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MiLB: The First Season
When Matt and I made the 15 hour trip to Tennessee over the holidays, we were just talking about his first season as a professional baseball player. I asked him some questions, and below are some of the answers, topics we discussed and a couple stories told by Matt. (And a bonus of one of my favorite stories.)
Q: What was the toughest on-the-field transition to professional baseball?
A: Whenever you get with a new group of teammates and team, you want to prove your worth and show what your abilities are. The speed of the game and every part of the game really moves up another level. Each level the game moves a little faster. So the toughest transition for me was to just learn to slow the game down, and keep it the same. Just relax and trust abilities you have and go play. Now, that’s a lot easier said than done when things aren’t going the way you want them to. When things are going well you don’t think twice about the level you are at. Just playing in the moment.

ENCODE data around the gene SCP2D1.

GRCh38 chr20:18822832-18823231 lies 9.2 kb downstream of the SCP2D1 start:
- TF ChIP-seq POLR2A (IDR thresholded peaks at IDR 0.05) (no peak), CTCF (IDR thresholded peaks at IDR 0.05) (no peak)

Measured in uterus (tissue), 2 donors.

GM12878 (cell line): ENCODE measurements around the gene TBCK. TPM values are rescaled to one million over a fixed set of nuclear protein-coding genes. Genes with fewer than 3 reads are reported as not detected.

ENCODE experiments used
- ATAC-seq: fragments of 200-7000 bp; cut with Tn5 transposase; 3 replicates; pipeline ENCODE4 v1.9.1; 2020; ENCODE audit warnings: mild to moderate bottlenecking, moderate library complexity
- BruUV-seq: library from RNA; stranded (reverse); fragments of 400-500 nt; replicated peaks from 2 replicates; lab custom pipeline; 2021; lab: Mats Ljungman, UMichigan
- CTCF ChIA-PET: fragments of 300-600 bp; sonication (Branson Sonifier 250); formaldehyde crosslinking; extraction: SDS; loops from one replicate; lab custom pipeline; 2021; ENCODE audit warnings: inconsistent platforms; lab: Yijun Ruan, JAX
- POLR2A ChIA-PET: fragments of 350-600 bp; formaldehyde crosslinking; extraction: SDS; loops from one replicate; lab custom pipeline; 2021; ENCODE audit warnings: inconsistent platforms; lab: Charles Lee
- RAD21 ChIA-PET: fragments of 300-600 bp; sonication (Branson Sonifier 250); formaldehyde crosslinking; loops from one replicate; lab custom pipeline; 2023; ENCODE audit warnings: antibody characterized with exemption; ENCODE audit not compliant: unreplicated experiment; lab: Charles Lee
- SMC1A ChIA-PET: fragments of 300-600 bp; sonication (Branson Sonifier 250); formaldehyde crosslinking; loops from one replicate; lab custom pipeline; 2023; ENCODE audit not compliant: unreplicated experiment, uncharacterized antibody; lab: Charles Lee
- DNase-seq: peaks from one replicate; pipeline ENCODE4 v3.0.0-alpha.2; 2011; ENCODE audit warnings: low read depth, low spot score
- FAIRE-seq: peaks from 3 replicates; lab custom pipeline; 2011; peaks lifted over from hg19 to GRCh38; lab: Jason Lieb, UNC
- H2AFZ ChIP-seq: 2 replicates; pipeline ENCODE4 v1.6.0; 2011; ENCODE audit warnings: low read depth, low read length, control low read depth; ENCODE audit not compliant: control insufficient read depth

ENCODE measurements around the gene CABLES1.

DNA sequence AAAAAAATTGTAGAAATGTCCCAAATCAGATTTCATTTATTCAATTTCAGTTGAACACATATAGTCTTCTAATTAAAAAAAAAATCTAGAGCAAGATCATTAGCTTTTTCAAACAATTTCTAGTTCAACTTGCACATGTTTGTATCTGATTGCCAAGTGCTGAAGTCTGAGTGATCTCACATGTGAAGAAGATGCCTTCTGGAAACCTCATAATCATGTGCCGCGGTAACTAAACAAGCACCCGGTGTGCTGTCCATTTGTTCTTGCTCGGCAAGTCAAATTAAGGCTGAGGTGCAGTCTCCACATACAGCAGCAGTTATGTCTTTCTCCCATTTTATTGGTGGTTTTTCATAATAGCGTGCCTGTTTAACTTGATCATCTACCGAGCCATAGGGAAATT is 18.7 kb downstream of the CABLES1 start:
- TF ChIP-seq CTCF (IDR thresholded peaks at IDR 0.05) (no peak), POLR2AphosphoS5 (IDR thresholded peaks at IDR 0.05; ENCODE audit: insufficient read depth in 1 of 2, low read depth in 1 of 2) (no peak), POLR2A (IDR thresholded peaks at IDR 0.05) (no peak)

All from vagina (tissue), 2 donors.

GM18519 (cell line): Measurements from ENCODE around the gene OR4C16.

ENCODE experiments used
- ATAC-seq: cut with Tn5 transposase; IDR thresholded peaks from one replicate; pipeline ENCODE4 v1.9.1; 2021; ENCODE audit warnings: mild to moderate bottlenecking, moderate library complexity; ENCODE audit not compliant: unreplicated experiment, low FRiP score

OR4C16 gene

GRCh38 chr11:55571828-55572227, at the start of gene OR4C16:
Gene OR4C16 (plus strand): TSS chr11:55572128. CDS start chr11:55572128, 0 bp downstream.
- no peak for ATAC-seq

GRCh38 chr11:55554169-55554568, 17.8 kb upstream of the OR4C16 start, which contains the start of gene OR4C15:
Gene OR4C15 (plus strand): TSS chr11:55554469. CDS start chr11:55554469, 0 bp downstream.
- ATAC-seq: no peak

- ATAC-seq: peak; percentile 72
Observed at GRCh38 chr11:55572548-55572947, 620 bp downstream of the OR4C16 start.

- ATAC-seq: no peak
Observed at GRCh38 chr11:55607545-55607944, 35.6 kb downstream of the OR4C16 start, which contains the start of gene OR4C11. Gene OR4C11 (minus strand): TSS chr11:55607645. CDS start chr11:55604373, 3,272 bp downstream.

Q: How did you learn to handle your mindset when things weren’t going well?
A: There’s a lot of things that go through your mind when things aren’t going right. Especially at this level things like, “aw man I’m about to get benched or moved down a level or even cut” ran through my mind. You have to try to block those thoughts out. There is nothing you can control in that side of the game…all up to the front office. I feel like you have to learn to control the mental side a lot more in baseball than any other sport.